exploratory and open to further amplification by successive generations. Durkheim and Mauss worked at the interstices of concepts of civilisations as, first, spatial wholes and, second, as constituted in interaction. The imprecise, compact and ambiguous nature of their perspective puts them on the cusp of the two approaches I have posited here. Their early sketches of the characteristics of civilisations coincided with Durkheim’s survey of ethnographies of non-​stratified cultures in The Elementary Forms of the Religious Life. They brought recognition of the complexity of

in Debating civilisations
Le Bone Florence of Rome and bourgeois self-making
Felicity Riddy

-till-marriage were conceptually differentiated, as Florence’s story shows. Much of the action consists of a concerted male alliance to put her virginity to the test, and although she spends time in a nunnery, at the end of the poem she is reunited in Rome with her husband, Emere. The reader knows that the religious life is not the goal of Florence’s story – it is not about a consecrated virgin but about the other, temporary, kind. The nunnery is a detour en route to the wedding feast with which the poem ends. So the story focuses on a particular phase in a woman’s life: her

in Pulp fictions of medieval England
Stuart White

right to undertake priestly functions in a ‘Goddess religion’ that ordinarily restricts these functions to women? Should the state compel women members of this religious group to admit maverick, but perfectly sincere, men as priests? It hardly seems fair to let such men, no matter how sincere they may be, impose themselves on the religious life of another group of citizens in this way. But, it might be said, the women worshippers of the ‘Goddess’ do not manifest patriarchal prejudice when they demand the right to exclude men from their priesthood – indeed, they may

in The culture of toleration in diverse societies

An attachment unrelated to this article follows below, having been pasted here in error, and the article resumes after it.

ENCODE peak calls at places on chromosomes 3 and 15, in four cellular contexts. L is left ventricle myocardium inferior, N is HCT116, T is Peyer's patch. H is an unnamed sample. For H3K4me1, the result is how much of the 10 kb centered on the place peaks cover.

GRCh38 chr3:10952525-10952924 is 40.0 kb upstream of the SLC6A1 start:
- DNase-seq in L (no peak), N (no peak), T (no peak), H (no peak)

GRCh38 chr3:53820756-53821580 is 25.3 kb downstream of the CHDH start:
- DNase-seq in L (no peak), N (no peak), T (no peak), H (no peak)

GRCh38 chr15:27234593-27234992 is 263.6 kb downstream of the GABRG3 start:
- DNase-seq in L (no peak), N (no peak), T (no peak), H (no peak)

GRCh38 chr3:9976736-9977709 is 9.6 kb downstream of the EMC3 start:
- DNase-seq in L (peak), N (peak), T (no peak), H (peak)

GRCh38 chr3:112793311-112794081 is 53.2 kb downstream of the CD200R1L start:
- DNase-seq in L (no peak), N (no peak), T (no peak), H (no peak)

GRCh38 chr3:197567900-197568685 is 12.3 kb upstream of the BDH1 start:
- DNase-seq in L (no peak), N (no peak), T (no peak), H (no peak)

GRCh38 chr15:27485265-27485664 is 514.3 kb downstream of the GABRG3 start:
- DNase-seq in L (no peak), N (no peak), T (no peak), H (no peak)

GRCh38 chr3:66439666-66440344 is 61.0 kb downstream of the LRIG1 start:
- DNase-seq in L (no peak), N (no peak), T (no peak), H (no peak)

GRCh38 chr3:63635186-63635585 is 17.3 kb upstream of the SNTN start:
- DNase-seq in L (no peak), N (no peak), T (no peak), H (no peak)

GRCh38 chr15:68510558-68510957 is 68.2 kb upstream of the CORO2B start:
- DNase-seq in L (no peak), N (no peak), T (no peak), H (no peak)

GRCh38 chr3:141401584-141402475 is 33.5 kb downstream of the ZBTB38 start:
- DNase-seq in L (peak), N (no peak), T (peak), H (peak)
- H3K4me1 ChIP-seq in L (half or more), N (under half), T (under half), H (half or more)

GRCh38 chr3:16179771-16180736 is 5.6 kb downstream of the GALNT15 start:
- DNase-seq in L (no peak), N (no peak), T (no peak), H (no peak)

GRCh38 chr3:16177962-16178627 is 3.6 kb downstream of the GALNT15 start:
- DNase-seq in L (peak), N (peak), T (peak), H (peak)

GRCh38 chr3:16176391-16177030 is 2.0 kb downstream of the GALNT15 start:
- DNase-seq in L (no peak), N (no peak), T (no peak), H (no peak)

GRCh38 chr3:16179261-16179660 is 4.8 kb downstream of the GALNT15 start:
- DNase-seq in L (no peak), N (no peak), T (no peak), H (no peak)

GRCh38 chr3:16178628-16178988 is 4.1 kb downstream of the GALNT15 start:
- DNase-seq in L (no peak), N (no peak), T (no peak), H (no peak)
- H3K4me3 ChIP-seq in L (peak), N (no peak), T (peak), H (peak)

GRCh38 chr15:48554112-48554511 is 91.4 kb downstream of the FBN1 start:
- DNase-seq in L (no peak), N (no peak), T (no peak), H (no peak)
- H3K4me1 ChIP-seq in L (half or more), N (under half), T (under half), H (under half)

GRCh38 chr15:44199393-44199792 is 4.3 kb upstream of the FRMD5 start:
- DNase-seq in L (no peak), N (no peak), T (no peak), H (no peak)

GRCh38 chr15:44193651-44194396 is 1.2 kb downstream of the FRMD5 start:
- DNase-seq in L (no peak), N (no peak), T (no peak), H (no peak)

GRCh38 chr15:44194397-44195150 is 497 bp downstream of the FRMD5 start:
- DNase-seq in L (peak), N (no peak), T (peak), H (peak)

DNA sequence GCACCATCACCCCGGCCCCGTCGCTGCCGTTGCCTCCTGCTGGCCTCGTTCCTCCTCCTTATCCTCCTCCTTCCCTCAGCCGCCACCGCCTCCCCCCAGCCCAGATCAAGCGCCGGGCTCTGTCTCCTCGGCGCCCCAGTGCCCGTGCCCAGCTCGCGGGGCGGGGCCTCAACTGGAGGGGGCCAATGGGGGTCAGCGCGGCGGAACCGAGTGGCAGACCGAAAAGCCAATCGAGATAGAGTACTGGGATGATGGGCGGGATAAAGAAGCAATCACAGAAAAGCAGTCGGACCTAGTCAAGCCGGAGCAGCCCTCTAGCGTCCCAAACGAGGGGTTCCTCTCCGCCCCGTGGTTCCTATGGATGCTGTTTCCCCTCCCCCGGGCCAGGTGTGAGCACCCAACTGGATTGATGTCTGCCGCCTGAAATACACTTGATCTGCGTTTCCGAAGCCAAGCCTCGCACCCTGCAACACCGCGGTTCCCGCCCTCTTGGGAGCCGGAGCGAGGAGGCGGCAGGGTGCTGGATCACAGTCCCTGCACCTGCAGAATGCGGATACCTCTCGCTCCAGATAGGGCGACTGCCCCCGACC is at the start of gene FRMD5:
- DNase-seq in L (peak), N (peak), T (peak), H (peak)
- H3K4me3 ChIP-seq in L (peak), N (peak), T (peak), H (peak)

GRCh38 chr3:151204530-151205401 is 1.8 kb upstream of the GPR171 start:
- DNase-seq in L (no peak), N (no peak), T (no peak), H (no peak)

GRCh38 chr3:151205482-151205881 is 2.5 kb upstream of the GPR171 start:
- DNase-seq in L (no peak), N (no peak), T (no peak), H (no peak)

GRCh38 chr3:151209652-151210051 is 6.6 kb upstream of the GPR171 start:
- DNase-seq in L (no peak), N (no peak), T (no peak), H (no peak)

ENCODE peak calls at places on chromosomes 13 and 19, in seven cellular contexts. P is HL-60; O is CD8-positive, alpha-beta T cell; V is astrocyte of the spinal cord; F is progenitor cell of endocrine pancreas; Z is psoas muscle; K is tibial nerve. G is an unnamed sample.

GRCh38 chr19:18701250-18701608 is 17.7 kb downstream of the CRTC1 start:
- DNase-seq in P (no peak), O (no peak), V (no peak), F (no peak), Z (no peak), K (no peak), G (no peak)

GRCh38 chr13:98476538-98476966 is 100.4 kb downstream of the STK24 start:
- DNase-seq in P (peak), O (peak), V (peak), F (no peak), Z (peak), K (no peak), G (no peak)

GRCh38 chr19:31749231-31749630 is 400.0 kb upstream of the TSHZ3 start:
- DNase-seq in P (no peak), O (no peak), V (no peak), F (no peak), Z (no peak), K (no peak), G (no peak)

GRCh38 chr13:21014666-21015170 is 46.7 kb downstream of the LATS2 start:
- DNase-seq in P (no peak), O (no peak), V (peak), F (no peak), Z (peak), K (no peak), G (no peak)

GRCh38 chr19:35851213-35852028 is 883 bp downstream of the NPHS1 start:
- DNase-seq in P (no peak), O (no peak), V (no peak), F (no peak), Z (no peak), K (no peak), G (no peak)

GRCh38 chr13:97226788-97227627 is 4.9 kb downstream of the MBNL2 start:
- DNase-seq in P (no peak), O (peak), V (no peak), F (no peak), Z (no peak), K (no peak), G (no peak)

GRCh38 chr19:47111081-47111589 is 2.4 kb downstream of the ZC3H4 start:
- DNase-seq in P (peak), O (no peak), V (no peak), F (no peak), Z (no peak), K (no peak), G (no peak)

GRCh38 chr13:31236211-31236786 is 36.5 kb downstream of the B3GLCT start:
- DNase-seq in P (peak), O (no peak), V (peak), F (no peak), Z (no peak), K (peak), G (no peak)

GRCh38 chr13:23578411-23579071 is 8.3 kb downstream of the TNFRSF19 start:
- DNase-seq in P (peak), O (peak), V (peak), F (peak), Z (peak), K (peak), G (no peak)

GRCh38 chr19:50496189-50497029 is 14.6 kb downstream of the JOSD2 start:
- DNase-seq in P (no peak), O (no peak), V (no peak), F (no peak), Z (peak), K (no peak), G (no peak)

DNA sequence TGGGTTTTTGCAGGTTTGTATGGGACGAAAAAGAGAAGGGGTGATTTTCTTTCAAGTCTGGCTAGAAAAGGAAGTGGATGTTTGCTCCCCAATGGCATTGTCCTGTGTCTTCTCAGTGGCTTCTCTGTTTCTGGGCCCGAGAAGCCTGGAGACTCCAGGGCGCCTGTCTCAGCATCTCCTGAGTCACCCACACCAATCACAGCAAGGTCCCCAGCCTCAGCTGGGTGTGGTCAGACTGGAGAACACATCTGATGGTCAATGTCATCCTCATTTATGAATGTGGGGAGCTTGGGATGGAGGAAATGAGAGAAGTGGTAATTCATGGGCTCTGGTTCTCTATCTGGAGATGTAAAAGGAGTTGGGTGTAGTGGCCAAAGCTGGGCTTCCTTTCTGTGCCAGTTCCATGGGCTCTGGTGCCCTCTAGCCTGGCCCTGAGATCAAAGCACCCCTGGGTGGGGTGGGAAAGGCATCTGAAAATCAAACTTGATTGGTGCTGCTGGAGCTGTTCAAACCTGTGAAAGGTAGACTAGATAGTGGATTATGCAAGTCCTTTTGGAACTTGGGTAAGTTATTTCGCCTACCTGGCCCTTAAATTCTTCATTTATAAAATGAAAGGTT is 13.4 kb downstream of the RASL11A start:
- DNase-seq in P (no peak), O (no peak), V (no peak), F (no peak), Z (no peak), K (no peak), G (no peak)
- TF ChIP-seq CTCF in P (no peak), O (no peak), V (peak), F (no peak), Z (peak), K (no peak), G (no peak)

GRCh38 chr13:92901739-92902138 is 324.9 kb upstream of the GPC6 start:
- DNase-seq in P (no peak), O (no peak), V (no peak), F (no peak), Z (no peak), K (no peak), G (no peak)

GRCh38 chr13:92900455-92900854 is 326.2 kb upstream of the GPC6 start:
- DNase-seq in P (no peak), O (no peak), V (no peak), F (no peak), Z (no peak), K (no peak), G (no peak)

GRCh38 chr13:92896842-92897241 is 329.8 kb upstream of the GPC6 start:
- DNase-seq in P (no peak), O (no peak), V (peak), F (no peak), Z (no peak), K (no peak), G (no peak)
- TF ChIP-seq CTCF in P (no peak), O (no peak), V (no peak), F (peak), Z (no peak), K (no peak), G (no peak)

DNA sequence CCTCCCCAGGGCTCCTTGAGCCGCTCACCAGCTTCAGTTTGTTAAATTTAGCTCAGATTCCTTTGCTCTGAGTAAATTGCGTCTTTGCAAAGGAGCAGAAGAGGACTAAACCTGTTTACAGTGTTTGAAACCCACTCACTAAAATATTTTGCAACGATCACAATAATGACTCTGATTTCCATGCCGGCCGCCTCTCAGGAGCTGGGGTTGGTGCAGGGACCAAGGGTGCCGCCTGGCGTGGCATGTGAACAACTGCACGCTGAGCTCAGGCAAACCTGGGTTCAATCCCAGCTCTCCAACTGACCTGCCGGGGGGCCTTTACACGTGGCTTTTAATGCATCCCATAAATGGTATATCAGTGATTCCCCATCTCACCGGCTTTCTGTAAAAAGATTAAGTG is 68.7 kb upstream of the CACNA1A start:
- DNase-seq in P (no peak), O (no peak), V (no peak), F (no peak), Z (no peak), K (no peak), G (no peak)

The idioms and risks of defiance in the trial of Margaretha Horn, 1652
Alison Rowlands

, many farms and fields had been destroyed or fallen into disrepair and disuse, many village churches had been damaged, formal religious life in the hinterland had all but collapsed, and all citizens and subjects had been squeezed to the point of financial exhaustion for the contributions demanded by the frequently changing resident armies. The scale of damage was reflected in the length of time it took to rectify: in some rural areas sixty years passed before pre-war levels of productivity were again attained.75 Overall this terrible experience may have made the

in Witchcraft narratives in Germany
Nonconformist religion in nineteenth-century pacifism
Heloise Brown

, which contextualises the origins of the Peace Society, see J. E. Cookson, The Friends of Peace: Anti-war Liberalism in England, 1793–1815 (Cambridge: Cambridge University Press, 1982). 7 Brock, Nonsectarian Pacifism, pp. 21–3; W. H. van der Linden, The International Peace Movement, 1815–1874 (Amsterdam: Tilleul Publications, 1987), pp. 4, 7–8. 8 Alan D. Gilbert, Religion and Society in Industrial England: Church, Chapel and Social Change, 1740–1914 (London: Longman, 1976), pp. 34, 37–9, 63, 205. See also David Hempton, ‘Religious life in industrial Britain’, in

in ‘The truest form of patriotism’
Joanna Gore

streams of development, such as: independent arts initiatives by local residents; arts in adult education; outreach work by professional companies; the arts aspects of social and religious life; the arts of cultural minorities; initiatives by arts entrepreneurs; arts initiatives by public authorities, including health, education, social services, prisons. (CDF, 1992: 87) With the development of ‘Arts in the Community’, community arts has become institutionalised, controlled via funding organisations, government, arts boards, local authorities, health authorities

in Changing anarchism